Overview of Maintaining Corporate Protection
Operating a business through a corporation does not suggest that corporate
creditors won't attempt to sue you personally to collect a corporate debt
or to hold you personally responsible for some corporate mishap. Corporate
creditors try to pierce the corporate veil to claim their owners' personal
assets. Usually the claim is that the owners are alter egos of their corporation.
They can succeed if the owner fails to follow basic corporate formalities.
It is not difficult to correctly operate a corporation — or any other legal entity. The one goal is to manage your entity independently from your personal finances or your corporate creditors might succeed in claiming that you and your corporation are one and the same. You then lose corporate protection. How can you avoid this?
- Don't commingle assets: Operate your corporation as a separate entity. Separate your personal finances in every respect. For example, document assets transferred between yourself and your corporation on both your personal and corporate records. Also document financial transactions between affiliated corporations or other entities.
- Disclose your corporate status and sign as a corporate agent: When you operate as a corporation, your legal documents should say so. Disclose your corporate name and title on all contracts and documents. Sign all documents as an officer or agent of the corporation.
- Operate corporations autonomously: If you own multiple entities, have the officers or directors of the related corporations occupy different positions, conduct separate corporate meetings and maintain separate corporate books.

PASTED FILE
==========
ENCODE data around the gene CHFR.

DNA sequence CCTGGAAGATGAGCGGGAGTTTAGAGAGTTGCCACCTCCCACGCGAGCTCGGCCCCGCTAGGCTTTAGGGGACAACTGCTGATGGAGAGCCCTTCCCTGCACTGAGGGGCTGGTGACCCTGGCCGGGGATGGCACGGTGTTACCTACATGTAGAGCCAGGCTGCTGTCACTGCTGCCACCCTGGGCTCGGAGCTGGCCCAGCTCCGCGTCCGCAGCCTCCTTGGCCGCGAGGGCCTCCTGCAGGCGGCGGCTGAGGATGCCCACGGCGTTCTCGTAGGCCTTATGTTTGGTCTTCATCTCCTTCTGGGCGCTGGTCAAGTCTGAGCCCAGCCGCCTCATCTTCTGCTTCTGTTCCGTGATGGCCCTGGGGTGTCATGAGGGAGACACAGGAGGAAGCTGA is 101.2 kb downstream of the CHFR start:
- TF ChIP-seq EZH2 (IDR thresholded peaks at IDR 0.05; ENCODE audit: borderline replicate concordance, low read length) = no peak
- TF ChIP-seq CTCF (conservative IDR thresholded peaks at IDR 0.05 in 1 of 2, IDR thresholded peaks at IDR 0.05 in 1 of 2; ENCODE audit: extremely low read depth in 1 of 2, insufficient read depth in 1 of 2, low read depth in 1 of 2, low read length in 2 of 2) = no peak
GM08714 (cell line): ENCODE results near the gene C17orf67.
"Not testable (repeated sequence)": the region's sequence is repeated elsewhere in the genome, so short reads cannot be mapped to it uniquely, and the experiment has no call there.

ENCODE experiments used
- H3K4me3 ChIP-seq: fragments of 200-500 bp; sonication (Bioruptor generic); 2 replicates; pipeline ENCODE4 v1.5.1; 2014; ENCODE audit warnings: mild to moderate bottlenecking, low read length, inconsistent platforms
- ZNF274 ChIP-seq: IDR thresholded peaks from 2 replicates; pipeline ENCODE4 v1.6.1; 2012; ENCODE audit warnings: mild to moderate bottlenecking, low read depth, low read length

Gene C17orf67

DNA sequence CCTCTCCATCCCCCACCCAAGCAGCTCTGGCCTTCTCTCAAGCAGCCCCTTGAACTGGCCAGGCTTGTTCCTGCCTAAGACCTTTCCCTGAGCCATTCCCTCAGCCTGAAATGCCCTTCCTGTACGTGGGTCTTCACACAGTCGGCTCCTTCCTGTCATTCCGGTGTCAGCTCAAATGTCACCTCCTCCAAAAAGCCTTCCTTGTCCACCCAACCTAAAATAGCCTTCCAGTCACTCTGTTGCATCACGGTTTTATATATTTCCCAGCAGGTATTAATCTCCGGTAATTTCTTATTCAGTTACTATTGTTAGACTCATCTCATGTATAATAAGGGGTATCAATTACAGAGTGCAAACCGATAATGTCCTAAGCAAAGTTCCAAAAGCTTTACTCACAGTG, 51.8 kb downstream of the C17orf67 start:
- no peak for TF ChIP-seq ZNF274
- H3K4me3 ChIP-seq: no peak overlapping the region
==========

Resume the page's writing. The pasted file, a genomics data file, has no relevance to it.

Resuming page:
- Keep good corporate records: Business creditors pierce corporate protection when their records don't properly document key corporate actions. Record major director and shareholder votes. Inexpensive software can help you instantly prepare good corporate records without a lawyer.
- Never voluntarily dissolve your corporation: This will cause you to lose your corporate protection. Pay corporate taxes and franchise fees. Keep your corporation in good standing. Do not voluntarily dissolve your corporation if it has outstanding debts as these corporate debts will then automatically become personal obligations to you as its corporate stockholder. Observe corporate formalities. Does your corporation have a business address? Telephone number? Do cancelled corporate checks show that your corporation pays its own expenses? Does your corporation have the necessary business licenses? Checking and bank accounts? Each compliance point establishes your corporation as a legitimate and separate entity. Creditors trying to pierce the corporate veil on the claim that the corporation is only a stockholder's alter ego have a difficult burden as courts only reluctantly dismiss a corporation's liability protection unless its owners flagrantly ignore these and other corporate formalities. A business creditor's lawsuit against the corporate owner is usually only an effort by the creditor to force the business owner to defend the lawsuit or settle.
Yes, You Can Lose Everything!
You may think that your wealth is safe and that you don't need protection. But don't delude yourself and accept reality — for every 60 minutes you spend making money, spend 60 seconds thinking about how to protect it!